I caught up with Steven Kean just after a morning surf session at his local break on the island of Oahu. I had called a few minutes early, and as we began catching up via Facetime, his walk from tropical outdoor space to a covered porch revealed flashes of palm trees and blue skies. His hair was still wet. His glasses reflected the Hawaiian sun into the camera. Without question, he has a much more lush office then I do. Luckily for me, he was gracious enough to pan the camera outward from his lanai so that I might feel Oahu’s magnificence, if only in my mind. The view was vibrant, tropical, sunny, and filled with potential energy. A perfect blend of visual beauty and meditative stillness. Two qualities that Steven finds in his form of art known as relief printmaking.
An ancient art, relief printmaking has origins that date back to 100 AD when the Egyptians used wood carvings and dyes to imprint images on fabric. Variations of the art form percolated through civilizations until around 1800, when the technique was abandoned for more modern methods. Since then, however, relief printmaking has been a staple in the Japanese arts and has surfaced abroad as a niche platform for artists who want a unique way to create. Steven is one of those artists.
The art of relief printmaking is both physical and beautiful. Humble yet indulgent. When I asked him why he was drawn to this art form he said, “carving the lines into wood is something like riding a wave.” Steven went on to explain that when the knife carves that first line it is not unlike navigating a surfboard along a breaking wave face. There is a physical component, a mental component, and an artistic component all woven into one experience. He is able to bring life to the blank. With each stroke of the knife, his vision is turned into reality. “It’s almost like a meditation when I begin carving lines into the wood.”
Finding an artistic passion and having the confidence to create are two aspirations of anyone with a penchant for art. While employed as an art teacher in a New Jersey suburb, Steven decided that his desire for personal artistic cultivation outweighed the safety and security of steady employment. With his mind made up and his affairs in order, Steven packed his gear and set out on an adventure that would take him halfway around the world and eventually land him in the ideal place to surf and create.
As any surf adventurer in his position would, Steven decided to begin his journey in Australia. He had visions of surfing world class waves and exploring the unique landscapes down under. The excursion was going exactly as planned, with both creative and personal freedom in abundance. He spent weeks traveling Australia’s coastline and surfing waves unlike any he had on the east coast of the United States. Life was bliss. Before too long, though–and as is often the case of many wanderers–money began to run low. Without a work visa and 10,000 miles from home, reality crept into his consciousnesses for the first time since leaving New Jersey. Although many guys would have thrown in the towel and gone home, Steven’s artistic spirit was budding and he had no plans to return to the monotony of a day job. Keeping his adventurous spirit engaged, he managed to pick up a few odd jobs but quickly realized that Australia may not be the place to call home. Determined to continue his journey towards artistic revelation, Steven decided to pack up shop and head for the island of Oahu, Hawaii.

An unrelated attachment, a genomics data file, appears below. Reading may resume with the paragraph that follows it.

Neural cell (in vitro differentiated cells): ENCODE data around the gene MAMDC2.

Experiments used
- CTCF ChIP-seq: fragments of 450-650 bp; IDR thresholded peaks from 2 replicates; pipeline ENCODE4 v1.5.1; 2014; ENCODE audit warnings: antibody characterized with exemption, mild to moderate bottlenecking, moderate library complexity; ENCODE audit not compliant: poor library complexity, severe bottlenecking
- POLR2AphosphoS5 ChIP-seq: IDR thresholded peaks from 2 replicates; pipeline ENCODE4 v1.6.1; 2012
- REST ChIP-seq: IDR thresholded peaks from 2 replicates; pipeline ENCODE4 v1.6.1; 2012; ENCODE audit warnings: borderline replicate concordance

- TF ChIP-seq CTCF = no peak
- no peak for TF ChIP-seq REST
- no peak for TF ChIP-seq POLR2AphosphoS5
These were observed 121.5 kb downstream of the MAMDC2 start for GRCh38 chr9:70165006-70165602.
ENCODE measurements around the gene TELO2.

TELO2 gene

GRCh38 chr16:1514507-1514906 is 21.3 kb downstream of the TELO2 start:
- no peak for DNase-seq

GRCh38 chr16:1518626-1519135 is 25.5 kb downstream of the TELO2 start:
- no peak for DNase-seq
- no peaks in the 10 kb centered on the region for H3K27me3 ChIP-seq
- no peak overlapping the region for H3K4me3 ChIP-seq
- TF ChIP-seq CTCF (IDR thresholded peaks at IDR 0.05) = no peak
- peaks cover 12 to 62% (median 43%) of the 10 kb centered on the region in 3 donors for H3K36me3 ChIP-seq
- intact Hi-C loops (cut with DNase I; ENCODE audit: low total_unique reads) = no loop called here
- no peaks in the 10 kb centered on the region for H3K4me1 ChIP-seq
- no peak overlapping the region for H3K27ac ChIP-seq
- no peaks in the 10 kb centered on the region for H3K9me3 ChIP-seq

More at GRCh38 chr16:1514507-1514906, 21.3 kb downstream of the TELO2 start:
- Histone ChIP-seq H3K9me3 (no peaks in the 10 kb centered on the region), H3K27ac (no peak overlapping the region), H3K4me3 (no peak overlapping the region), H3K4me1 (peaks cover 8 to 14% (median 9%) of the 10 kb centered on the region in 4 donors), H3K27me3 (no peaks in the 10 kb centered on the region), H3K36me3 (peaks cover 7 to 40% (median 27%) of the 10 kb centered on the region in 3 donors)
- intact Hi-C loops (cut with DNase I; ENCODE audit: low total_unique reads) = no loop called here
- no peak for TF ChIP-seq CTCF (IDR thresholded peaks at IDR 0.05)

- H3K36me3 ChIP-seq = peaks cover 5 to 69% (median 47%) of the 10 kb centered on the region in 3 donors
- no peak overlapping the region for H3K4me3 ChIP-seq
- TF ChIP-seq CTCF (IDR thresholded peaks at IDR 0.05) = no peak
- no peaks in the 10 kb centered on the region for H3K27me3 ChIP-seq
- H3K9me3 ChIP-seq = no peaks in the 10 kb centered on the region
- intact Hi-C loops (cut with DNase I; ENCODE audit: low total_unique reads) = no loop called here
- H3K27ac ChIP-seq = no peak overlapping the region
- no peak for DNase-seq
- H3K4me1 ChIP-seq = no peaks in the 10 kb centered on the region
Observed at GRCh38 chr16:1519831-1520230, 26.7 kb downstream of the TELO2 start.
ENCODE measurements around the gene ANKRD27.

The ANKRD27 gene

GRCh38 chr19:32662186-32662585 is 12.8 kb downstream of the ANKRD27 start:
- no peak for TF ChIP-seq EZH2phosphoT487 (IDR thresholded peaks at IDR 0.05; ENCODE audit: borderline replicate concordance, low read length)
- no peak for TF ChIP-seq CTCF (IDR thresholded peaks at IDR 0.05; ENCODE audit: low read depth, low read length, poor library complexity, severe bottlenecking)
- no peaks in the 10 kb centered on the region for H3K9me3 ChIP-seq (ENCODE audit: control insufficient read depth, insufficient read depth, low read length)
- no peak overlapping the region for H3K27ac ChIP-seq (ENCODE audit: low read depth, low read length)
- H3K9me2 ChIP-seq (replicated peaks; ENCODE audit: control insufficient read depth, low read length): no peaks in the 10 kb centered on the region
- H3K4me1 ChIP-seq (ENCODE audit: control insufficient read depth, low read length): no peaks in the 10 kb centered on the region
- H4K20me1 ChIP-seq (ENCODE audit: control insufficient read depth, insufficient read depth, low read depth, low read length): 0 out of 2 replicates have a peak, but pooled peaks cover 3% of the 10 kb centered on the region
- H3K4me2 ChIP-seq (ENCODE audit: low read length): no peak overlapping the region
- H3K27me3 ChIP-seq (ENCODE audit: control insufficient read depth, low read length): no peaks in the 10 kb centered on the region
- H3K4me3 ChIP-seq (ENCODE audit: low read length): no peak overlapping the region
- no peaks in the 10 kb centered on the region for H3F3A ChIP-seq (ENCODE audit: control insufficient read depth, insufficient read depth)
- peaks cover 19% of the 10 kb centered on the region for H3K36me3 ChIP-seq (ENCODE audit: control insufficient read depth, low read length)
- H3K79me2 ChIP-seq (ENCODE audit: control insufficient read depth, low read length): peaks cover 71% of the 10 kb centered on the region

Since landing on the island of Oahu in 2008, Steven has been able to build meaningful and fulfilling relationships, both personal and professional. Like most young folks who pack up and move to a distant place, he first began working in restaurants to support himself and his dreams. Before long, his experience and knowledge of the arts landed him a job in the school systems as a substitute teacher, which then progressed into a full time job teaching 4th/5th grade art at Mililani Mauka Elementary School. He also teaches an art outreach program at the Honolulu Museum of Art, and is an active member of the Honolulu Printmakers.
With steady work secured and having settled into the pulse of the Hawaiian culture, Steven once again began to focus inwardly on his creative process. Fast forward three years and Steven’s hard work and dedication to his craft are beginning to get noticed all over the island. His prints are currently featured in The Beet Box Cafe on the North Shore as well as Manifest in downtown Honolulu. His work has also been exhibited in the Honolulu Printmakers Annual Exhibition, The Friends of Sunset Beach “Celebrating the Arts” auction fundraiser, and the Honolulu Museum of Art Staff Exhibition.
Steven is one of the most humble people I’ve ever met. He is an avid surfer and a passionate artist, and in a time when most of the world is focused on negative vibes, he is the embodiment of Aloha.
Connect with Steven on Instagram @Keanarts